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Conventional nuclear import is independent of the cytoskeleton, but recent data have shown that the import of specific proteins can be either facilitated or inhibited by microtubules (MTs). Nuclear import of the P-protein from rabies virus involves a MT-facilitated mechanism, but here, we show that P-protein is unique in that it also undergoes MT-inhibited import, with the mode of MT-interaction being regulated by the oligomeric state of the P-protein. This is the first demonstration that a protein can utilise both MT-inhibited and MT-facilitated import mechanisms, and can switch between these different modes of MT interaction to regulate its nuclear trafficking. Importantly, we show that the P-protein exploits MT-dependent mechanisms to manipulate host cell processes by switching the import of the interferon-activated transcription factor STAT1 from a conventional to a MT-inhibited mechanism. This prevents STAT1 nuclear import and signalling in response to interferon, which is vital to the host innate antiviral response. This is the first report of MT involvement in the viral subversion of interferon signalling that is central to virus pathogenicity, and identifies novel targets for the development of antiviral drugs or attenuated viruses for vaccine applications.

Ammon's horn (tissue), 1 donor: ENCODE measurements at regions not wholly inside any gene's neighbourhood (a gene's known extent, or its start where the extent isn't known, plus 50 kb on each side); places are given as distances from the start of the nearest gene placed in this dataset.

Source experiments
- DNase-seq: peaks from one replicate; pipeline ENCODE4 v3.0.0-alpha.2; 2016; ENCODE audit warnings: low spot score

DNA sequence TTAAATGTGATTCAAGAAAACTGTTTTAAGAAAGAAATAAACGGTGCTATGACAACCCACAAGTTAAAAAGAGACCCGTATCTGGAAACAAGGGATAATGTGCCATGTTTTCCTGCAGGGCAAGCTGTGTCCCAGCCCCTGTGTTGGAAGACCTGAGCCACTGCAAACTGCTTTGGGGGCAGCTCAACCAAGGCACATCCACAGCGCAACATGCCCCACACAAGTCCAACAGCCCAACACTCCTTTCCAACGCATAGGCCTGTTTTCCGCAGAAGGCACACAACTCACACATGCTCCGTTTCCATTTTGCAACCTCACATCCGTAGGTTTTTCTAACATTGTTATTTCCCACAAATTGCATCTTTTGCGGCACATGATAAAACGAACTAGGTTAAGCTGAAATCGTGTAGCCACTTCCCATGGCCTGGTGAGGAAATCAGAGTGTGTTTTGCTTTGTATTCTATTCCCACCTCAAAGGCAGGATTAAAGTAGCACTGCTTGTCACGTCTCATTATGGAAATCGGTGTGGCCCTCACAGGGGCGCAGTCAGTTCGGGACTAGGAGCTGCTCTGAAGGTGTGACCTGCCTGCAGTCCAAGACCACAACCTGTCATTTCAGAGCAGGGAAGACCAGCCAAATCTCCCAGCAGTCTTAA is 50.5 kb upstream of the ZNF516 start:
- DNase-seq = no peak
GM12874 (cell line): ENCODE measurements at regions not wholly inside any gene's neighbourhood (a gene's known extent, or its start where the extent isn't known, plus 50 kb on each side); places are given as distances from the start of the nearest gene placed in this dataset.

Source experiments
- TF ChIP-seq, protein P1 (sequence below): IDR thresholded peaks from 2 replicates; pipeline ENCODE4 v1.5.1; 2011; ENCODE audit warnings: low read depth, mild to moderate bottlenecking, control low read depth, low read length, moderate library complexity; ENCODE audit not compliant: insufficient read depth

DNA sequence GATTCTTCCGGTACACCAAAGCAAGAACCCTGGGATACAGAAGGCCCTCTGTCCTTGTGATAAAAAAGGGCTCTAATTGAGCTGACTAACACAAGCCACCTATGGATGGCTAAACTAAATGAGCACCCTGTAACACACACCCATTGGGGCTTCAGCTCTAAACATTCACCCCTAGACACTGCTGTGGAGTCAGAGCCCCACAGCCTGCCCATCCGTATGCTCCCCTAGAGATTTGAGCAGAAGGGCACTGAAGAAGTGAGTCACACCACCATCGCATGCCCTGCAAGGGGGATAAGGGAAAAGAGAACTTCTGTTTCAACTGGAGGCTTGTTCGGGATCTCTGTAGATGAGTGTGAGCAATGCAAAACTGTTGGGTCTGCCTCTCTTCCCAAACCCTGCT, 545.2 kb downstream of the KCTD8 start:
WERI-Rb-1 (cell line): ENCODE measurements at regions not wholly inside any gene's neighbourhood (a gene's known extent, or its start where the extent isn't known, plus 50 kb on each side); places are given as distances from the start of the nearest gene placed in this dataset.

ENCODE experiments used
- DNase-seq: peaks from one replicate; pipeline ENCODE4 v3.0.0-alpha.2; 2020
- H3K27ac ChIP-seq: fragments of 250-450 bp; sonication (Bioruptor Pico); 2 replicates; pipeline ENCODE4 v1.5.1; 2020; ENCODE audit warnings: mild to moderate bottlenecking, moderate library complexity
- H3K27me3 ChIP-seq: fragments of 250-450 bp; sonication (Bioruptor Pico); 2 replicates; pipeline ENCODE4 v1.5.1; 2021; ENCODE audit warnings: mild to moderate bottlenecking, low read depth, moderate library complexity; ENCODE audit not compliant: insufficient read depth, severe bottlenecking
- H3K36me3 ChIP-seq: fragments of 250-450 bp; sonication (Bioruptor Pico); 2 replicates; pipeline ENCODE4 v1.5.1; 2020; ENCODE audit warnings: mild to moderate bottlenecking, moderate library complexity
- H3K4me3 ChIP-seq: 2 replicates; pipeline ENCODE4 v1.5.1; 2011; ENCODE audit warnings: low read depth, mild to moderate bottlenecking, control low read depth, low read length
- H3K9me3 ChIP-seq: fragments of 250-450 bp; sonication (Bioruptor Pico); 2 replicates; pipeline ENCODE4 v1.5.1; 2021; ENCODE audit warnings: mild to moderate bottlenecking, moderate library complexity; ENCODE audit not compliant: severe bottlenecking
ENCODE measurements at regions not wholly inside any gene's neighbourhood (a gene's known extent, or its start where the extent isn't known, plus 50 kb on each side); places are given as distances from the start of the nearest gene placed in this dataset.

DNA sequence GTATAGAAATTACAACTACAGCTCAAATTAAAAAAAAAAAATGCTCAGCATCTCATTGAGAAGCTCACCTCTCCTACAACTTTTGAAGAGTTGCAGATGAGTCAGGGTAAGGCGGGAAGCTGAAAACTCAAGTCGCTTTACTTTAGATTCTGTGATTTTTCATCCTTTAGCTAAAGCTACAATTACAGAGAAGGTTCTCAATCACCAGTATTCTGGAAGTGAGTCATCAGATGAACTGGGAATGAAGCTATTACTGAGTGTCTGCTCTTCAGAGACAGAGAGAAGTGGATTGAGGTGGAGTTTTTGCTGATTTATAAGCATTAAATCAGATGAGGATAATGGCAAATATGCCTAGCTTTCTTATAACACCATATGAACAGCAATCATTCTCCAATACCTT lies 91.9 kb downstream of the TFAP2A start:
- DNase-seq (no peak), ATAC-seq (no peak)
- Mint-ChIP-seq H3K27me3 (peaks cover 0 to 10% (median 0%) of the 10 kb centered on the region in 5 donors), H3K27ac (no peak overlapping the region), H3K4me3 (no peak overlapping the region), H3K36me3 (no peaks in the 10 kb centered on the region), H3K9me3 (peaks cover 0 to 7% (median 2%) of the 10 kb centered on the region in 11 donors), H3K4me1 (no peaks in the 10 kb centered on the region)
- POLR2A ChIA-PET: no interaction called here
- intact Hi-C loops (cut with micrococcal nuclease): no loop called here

• Supplementary material available online at

  • This research was supported by the National Health and Medical Research Council, Australia (Project grant 384107, fellowship 384109). The authors acknowledge Ariad Pharmaceuticals (Cambridge, MA) for supplying the Ariad Inducible Homodimerisation Kit, Yi-Ling Lin for supplying the STAT1-dsRed2 vector, Roger Tsien for supplying the α-tubulin-mCherry vector and Minoru Yoshida for the gift of LMB. G.W.M. also acknowledges the staff of Monash Micro Imaging facility for their help and advice, and Cassandra David for support with cell culture.

  • Accepted July 20, 2009.
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